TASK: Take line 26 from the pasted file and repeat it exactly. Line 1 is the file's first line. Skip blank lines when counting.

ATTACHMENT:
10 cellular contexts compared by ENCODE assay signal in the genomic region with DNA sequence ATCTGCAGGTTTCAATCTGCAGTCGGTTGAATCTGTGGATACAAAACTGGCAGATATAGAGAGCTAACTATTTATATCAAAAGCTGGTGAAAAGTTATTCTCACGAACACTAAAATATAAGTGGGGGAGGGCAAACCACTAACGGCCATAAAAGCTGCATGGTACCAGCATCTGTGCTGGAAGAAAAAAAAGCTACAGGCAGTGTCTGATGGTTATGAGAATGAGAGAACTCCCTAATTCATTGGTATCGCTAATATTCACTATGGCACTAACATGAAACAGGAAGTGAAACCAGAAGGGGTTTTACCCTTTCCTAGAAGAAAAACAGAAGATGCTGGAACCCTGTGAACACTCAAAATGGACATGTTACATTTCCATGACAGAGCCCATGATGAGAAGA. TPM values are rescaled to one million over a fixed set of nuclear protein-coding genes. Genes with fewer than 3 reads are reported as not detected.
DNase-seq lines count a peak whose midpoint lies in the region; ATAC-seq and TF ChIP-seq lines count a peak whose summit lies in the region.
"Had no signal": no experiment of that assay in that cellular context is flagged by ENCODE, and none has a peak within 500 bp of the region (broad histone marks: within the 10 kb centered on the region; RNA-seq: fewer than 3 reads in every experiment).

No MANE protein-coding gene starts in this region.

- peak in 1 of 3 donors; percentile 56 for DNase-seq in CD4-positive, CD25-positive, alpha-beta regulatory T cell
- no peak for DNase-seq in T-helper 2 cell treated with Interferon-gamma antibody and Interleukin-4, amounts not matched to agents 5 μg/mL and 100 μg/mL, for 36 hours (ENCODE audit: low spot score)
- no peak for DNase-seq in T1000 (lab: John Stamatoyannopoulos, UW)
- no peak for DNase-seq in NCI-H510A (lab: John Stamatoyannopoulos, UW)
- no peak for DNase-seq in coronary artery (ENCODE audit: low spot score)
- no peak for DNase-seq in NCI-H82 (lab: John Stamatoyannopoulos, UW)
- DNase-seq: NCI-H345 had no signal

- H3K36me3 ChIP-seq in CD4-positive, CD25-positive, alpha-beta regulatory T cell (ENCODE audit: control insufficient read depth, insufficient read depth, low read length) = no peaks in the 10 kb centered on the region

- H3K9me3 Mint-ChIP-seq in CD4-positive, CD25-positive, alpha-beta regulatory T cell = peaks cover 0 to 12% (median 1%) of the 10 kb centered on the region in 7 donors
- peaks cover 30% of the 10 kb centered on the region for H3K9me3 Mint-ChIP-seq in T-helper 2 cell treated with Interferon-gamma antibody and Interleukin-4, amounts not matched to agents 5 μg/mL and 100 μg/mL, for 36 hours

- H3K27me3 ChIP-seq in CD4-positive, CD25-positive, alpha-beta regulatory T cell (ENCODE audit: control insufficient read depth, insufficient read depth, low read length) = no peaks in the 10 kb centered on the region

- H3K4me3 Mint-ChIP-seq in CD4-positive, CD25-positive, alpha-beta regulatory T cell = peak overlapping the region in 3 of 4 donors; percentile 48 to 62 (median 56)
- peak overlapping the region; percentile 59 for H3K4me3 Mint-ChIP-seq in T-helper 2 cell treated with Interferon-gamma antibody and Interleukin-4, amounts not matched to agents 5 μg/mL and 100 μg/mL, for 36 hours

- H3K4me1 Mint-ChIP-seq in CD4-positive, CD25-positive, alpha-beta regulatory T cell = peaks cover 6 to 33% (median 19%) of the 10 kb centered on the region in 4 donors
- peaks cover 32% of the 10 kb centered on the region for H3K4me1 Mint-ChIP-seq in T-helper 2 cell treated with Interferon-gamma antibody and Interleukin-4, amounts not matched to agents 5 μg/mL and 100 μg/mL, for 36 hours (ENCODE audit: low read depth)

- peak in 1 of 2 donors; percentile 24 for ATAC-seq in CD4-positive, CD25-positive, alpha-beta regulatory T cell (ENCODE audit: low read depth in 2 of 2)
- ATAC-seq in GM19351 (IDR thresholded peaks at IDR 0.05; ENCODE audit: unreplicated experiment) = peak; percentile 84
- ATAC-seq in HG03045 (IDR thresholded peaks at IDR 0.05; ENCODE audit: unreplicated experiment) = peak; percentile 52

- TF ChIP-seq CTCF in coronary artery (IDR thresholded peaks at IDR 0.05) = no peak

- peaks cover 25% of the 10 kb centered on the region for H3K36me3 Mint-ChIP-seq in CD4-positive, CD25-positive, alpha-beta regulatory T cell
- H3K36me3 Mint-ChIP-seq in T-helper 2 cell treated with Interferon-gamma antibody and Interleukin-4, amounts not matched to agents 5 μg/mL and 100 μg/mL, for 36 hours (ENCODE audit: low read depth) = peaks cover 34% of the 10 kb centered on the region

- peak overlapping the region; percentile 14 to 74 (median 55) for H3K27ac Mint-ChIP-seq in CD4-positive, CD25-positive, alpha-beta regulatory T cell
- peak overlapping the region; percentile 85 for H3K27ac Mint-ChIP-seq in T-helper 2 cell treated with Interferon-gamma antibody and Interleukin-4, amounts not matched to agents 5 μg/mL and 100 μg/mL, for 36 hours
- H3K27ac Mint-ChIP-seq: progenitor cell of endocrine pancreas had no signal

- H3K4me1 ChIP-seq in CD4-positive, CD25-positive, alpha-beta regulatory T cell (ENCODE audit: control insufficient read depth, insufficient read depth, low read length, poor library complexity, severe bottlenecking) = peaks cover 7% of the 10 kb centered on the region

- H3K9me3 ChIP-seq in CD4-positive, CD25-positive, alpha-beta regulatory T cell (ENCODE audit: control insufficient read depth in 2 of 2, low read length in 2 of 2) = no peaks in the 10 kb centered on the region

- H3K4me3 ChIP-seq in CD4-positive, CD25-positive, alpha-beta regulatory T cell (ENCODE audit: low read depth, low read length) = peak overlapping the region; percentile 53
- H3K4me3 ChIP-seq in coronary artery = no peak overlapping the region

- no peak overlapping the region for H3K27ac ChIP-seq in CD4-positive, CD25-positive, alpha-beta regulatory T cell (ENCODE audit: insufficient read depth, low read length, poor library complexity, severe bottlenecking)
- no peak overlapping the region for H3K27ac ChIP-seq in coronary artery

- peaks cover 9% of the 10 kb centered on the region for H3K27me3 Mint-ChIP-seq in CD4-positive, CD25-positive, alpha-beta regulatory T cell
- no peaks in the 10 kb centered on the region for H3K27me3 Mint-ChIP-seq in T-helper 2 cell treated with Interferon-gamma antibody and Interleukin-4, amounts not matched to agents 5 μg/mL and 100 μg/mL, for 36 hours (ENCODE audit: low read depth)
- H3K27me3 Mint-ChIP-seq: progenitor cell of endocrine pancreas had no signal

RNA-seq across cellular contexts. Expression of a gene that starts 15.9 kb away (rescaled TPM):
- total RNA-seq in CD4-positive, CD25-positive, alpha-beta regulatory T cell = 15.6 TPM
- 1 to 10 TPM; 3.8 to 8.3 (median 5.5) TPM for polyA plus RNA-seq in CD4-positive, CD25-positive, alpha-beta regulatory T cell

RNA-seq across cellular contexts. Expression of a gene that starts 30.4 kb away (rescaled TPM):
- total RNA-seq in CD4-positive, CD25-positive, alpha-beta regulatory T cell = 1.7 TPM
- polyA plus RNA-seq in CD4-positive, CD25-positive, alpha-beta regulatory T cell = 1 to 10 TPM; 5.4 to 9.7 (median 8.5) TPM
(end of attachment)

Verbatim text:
- peak overlapping the region; percentile 14 to 74 (median 55) for H3K27ac Mint-ChIP-seq in CD4-positive, CD25-positive, alpha-beta regulatory T cell